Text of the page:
Do you remember Home Economics in school when you were younger? They don’t call it that any more, and boys are learning to sew and cook and girls can take shop, so I understand. I wish that had been true in the 1960s and 1970s while I was growing up. I still hammer like a girl.
When Mildred Ledgard, (born about 1910) attended Northwest School in Hartford about 1925 or so, she took a sewing class, and we have her sewing sample book. It puts me to shame when I think of my own sewing abilities! She has samples of flat felled seams,
blanket stitch and something called a catch stitch (the seam in the center),
and an over-sewn patch.
I think I was an adult when I learned what a flat felled seam was (think of the outside seam on your jeans), patches were ironed on, not sewn, and my hem stitch never looked like Mildred’s. But at least I can thread a needle and sew. In fact, if I have free time I like to quilt. My dear sister-in-law never learned to even sew on a button (but don’t let her know I told you). Good for my brother he had a mother and sister who could sew.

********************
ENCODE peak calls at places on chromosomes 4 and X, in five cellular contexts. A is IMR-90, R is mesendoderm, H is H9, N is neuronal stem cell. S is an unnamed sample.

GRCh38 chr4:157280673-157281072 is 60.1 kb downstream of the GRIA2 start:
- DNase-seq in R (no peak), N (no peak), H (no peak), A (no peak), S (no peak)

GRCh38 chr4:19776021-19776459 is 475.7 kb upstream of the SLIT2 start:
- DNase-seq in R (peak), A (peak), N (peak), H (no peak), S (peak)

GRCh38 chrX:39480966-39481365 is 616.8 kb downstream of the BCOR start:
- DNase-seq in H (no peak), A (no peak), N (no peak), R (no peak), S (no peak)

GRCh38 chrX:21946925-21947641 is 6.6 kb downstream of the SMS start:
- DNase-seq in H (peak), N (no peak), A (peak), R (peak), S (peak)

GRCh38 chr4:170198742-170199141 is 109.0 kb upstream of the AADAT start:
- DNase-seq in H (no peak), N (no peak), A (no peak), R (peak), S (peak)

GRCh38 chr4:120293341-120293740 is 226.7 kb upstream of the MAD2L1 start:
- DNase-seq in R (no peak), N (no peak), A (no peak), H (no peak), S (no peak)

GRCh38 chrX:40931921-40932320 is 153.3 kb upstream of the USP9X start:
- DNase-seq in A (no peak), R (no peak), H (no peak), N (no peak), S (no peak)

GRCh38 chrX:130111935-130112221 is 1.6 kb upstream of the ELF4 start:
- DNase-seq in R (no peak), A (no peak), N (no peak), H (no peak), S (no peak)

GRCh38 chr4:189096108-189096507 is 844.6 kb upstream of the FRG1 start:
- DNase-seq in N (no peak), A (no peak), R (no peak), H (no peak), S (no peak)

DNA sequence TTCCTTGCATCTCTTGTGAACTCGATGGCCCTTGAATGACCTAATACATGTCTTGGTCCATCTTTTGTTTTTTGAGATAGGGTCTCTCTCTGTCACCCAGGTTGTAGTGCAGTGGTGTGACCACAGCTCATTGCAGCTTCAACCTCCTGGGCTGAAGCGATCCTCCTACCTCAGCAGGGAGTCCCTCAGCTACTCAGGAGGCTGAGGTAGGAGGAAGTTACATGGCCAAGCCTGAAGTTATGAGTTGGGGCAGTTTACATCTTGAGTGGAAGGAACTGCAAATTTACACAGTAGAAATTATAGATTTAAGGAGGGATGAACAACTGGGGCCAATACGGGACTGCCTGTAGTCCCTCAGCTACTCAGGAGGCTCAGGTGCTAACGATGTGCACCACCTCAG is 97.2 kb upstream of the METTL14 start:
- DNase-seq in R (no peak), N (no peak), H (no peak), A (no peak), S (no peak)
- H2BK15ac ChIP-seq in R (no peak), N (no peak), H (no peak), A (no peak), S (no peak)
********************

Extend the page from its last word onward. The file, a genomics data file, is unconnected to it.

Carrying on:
Mildred’s sewing sample book is available in the Research Center by asking for Ms 101782. Like many of the stories we collect, we don’t have the “rest of the story” about Mildred–did she marry, was she an accomplished sewer, did she have a career or a family? If anyone can shed light on Mildred, please let us know.